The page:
Get a demo PDF of report -https://www.360researchreports.com/enquiry/request-sample/18502913

Report Scope and Segmentation:

Report Coverage

Details

Companies Mentioned

PLEXIS Healthcare Systems, BambooHR, Penad Pension Services, RiseSmart, Ultimate Software, Ceridian, Workday, Automatic Data Processing, iSolved HCM, PeopleKeep, Employee Navigator, ThrivePass

By Type

Cloud-based, On-premises

By Applications

Small and Medium Enterprises (SMEs), Large Enterprises

Value Projection

Multimillion USD by 2028

Growth Rate

Impressive CAGR from 2022 to 2028

Forecast Period

2022 to 2028

Price (SUL)

3350 USD

Base Year

2021

Segments Covered

By Type, By Application, By Geography

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Employee Benefits Administration Software Market is further classified on the basis of region as follows:

● North America (United States, Canada and Mexico) ● Europe (Germany, UK, France, Italy, Russia and Turkey etc.) ● Asia-Pacific (China, Japan, Korea, India, Australia, Indonesia, Thailand, Philippines, Malaysia and Vietnam) ● South America (Brazil, Argentina, Columbia etc.) ● Middle East and Africa (Saudi Arabia, UAE, Egypt, Nigeria and South Africa)

This Employee Benefits Administration Software Market Research/Analysis Report Contains Answers to your following Questions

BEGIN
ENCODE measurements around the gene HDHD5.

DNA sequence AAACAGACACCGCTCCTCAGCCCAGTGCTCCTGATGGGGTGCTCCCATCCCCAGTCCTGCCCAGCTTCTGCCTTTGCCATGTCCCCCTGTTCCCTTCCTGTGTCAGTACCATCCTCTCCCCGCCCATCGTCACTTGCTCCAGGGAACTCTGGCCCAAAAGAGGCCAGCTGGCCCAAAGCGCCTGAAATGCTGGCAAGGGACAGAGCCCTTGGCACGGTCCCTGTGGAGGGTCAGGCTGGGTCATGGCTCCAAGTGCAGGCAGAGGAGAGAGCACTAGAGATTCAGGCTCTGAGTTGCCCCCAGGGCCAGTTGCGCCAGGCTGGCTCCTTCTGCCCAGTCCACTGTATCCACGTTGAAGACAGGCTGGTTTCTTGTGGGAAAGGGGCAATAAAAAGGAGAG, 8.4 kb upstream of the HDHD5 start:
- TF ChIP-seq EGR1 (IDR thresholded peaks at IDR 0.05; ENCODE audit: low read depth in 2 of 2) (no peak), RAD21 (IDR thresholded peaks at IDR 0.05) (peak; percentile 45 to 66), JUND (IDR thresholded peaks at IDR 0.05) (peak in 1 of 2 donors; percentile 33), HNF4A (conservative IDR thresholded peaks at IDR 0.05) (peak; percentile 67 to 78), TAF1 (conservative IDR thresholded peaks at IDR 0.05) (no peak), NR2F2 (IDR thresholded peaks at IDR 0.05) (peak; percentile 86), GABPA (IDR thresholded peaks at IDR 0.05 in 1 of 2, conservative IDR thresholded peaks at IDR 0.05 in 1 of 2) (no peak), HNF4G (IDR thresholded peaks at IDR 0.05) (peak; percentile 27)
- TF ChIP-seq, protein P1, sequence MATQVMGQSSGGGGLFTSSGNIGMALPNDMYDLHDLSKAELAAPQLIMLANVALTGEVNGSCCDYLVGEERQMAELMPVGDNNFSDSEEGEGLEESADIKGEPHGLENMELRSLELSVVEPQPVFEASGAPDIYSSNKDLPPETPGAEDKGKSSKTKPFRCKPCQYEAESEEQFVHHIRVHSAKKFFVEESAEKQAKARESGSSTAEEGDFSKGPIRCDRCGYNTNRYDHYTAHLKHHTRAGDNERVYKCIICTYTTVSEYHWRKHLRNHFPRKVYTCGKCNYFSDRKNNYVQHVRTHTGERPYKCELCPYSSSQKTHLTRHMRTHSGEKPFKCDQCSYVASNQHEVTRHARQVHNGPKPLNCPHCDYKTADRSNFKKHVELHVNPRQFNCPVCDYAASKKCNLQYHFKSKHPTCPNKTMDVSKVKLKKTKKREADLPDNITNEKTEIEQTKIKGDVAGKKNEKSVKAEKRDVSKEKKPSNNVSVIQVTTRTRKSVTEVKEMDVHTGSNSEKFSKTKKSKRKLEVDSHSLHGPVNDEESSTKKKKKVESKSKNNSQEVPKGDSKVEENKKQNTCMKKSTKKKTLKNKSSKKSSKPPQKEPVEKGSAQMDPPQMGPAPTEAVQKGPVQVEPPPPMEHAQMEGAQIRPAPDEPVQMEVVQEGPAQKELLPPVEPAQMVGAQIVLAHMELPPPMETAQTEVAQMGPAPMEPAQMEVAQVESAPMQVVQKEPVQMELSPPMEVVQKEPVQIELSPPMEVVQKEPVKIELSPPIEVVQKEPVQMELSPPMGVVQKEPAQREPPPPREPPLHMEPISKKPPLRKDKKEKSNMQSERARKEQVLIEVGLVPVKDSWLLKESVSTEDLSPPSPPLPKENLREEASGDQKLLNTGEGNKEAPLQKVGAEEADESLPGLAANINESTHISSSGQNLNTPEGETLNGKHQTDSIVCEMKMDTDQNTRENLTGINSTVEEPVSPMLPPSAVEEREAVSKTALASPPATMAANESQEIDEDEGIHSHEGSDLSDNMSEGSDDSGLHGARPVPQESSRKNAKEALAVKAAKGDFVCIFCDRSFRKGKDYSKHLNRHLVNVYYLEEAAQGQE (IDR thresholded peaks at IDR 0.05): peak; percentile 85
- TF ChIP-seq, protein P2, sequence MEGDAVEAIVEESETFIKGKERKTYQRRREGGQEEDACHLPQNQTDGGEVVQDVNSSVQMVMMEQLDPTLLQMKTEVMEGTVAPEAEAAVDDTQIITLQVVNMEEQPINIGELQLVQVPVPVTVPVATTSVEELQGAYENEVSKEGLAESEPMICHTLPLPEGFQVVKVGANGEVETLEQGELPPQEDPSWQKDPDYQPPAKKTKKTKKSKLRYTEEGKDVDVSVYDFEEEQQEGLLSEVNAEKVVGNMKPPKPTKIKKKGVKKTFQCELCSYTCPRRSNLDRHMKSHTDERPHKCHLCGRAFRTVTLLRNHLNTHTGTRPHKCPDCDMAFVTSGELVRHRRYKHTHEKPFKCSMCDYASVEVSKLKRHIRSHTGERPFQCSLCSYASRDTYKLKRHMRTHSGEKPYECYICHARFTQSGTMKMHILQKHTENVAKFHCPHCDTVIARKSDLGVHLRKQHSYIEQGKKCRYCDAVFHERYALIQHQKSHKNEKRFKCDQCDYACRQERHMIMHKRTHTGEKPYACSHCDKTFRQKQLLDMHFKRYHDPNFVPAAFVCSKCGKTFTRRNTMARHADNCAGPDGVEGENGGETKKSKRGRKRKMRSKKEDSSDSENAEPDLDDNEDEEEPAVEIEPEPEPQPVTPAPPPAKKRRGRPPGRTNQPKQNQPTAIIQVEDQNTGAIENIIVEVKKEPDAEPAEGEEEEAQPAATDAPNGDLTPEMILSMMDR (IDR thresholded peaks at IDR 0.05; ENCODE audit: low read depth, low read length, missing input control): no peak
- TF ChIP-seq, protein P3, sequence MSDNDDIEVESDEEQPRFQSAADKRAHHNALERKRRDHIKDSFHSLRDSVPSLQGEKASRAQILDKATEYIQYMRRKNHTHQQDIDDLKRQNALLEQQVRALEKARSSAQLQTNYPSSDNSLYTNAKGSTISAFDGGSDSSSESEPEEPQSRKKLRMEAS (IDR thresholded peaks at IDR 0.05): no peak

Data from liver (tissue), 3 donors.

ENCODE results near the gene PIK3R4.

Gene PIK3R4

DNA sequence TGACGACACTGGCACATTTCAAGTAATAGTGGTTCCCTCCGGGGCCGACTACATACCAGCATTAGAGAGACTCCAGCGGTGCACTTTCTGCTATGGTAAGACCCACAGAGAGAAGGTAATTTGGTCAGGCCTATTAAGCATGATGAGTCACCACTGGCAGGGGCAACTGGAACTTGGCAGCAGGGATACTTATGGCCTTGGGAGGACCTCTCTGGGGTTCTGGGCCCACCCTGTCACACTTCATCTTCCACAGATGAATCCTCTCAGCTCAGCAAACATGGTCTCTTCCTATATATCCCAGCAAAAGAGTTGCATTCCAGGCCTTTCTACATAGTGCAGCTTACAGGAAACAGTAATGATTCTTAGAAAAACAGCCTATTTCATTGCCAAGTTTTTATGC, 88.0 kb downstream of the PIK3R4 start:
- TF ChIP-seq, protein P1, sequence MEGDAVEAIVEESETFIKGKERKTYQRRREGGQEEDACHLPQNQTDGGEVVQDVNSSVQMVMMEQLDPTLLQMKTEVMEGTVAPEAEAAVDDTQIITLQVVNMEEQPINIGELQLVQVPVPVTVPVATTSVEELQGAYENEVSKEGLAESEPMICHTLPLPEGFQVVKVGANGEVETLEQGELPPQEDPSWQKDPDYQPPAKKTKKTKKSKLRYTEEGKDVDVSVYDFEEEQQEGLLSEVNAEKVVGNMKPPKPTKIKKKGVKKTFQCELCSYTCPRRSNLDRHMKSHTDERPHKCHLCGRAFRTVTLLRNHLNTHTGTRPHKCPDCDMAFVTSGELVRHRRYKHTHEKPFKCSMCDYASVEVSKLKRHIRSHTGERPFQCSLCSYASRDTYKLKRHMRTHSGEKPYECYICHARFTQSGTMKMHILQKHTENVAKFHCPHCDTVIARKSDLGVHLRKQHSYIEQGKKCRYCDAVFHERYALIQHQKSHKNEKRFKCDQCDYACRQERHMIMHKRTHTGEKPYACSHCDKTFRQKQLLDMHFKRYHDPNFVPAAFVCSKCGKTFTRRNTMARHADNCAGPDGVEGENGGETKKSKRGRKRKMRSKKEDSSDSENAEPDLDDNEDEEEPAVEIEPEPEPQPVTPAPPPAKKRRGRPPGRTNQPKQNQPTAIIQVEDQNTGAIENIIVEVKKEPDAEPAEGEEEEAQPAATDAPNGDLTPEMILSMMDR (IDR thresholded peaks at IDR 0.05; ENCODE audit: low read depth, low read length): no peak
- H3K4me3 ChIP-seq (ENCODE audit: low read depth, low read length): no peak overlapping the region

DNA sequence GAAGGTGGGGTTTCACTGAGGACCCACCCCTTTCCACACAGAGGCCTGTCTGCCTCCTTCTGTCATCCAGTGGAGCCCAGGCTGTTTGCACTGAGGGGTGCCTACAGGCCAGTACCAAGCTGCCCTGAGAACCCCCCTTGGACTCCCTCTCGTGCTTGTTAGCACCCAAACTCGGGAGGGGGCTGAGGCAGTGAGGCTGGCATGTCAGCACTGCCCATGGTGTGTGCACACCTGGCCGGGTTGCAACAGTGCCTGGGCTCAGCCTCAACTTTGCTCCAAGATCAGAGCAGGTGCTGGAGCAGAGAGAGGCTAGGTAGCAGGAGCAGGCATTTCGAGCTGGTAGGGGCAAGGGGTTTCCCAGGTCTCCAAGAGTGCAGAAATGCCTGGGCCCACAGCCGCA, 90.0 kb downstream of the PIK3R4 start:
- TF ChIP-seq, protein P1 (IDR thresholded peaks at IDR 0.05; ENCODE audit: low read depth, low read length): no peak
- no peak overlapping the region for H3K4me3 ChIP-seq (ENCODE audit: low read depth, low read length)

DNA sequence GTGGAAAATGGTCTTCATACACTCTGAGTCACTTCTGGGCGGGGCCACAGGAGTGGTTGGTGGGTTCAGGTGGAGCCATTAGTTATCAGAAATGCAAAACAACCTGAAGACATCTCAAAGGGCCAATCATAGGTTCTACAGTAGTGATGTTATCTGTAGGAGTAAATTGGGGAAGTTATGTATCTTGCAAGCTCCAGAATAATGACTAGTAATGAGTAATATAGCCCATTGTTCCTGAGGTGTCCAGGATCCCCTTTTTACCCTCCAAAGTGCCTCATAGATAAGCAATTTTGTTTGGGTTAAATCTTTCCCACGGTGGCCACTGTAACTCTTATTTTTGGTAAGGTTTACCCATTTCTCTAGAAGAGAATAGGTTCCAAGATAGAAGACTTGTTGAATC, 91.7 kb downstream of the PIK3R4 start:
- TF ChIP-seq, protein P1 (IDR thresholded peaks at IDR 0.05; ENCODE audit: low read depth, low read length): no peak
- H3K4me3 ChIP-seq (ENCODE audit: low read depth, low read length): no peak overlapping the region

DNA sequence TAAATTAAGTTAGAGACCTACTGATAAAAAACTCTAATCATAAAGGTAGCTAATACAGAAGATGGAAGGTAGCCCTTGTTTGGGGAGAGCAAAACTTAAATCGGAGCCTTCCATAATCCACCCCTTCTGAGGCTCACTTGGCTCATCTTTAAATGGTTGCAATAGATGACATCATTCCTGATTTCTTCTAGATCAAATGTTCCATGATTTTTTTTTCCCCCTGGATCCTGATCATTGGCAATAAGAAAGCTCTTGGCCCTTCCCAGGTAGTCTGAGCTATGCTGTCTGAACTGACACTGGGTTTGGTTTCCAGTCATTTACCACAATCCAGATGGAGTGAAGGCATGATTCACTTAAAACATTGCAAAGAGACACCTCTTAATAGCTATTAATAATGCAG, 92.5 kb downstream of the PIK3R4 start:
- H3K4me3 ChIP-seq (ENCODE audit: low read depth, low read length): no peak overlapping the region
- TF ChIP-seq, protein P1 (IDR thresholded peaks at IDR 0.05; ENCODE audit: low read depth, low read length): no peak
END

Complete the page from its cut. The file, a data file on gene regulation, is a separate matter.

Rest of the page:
● What are the global trends in the Employee Benefits Administration Software market? Would the market witness an increase or decline in the demand in the coming years? ● What is the estimated demand for different types of products in Employee Benefits Administration Software? What are the upcoming industry applications and trends for Employee Benefits Administration Software market? ● What Are Projections of Global Employee Benefits Administration Software Industry Considering Capacity, Production and Production Value? What Will Be the Estimation of Cost and Profit? What Will Be Market Share, Supply and Consumption? What about Import and Export? ● Where will the strategic developments take the industry in the mid to long-term? ● What are the factors contributing to the final price of Employee Benefits Administration Software? What are the raw materials used for Employee Benefits Administration Software manufacturing? ● How big is the opportunity for the Employee Benefits Administration Software market? How will the increasing adoption of Employee Benefits Administration Software for mining impact the growth rate of the overall market? ● How much is the global Employee Benefits Administration Software market worth? What was the value of the market In 2020? ● Who are the major players operating in the Employee Benefits Administration Software market? Which companies are the front runners? ● Which are the exact industry trends that can be implemented to generate additional revenue streams? ● What Should Be Entry Strategies, Countermeasures to Economic Impact, and Marketing Channels for Employee Benefits Administration Software Industry?